A: Traditionally, guests of the bride would sit on the left side of the aisle (when facing the front of the venue) and guests of the groom would be seated on the right. However, at weddings with a very uneven guest list where one side would have considerably more people, ushers might be instructed to seat guests evenly on both sides, regardless of who's "guest" they are. This would keep the seating balanced and not draw attention away from the main event: the wedding ceremony taking place.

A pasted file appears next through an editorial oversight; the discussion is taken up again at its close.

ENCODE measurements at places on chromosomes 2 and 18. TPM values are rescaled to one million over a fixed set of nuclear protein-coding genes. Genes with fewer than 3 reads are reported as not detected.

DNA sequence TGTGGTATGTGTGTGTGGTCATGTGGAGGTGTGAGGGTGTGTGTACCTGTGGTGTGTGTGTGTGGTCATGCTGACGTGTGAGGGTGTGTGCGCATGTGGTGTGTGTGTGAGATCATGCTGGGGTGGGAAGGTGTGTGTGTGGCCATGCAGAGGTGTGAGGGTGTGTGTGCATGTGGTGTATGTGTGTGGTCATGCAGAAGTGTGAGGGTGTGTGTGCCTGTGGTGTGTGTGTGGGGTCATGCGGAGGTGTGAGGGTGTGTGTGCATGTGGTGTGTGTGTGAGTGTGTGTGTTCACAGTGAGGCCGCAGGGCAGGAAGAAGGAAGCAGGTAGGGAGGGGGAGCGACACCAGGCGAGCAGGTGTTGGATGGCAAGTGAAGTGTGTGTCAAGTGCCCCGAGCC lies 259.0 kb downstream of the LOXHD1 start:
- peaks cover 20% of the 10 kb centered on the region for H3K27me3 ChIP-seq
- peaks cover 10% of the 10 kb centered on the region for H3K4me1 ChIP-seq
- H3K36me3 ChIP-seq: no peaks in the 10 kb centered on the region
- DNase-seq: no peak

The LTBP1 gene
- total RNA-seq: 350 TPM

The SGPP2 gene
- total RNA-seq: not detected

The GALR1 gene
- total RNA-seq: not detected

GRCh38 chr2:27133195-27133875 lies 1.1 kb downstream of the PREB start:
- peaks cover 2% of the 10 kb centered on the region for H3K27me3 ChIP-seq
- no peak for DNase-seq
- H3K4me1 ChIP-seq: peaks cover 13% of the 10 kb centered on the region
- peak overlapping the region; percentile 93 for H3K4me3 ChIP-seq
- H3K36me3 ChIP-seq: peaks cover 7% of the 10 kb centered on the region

There is no way to assign sides when there are two brides or two grooms—so same-sex couples are free to assign guests a side arbitrarily if they would like (Sarah's guests on the left and Jennifer's on the right), or they might choose not to assign sides at all, and instead have their guests mix evenly. If a couple does choose to seat the guests according to which member of the couple they know better, this should not be read as a sign that one member of the couple is now playing the role of bride and the other of groom—same-sex couples should simply be themselves, and not be forced into any roles they don't choose to assume. The beauty of this question to me is that, just like a heterosexual couple, same-sex couples should feel free to use tradition when it is meaningful and relevant to them, and to abandon or recreate it when it makes sense for their unique situation. —Anna Post, The Emily Post Institute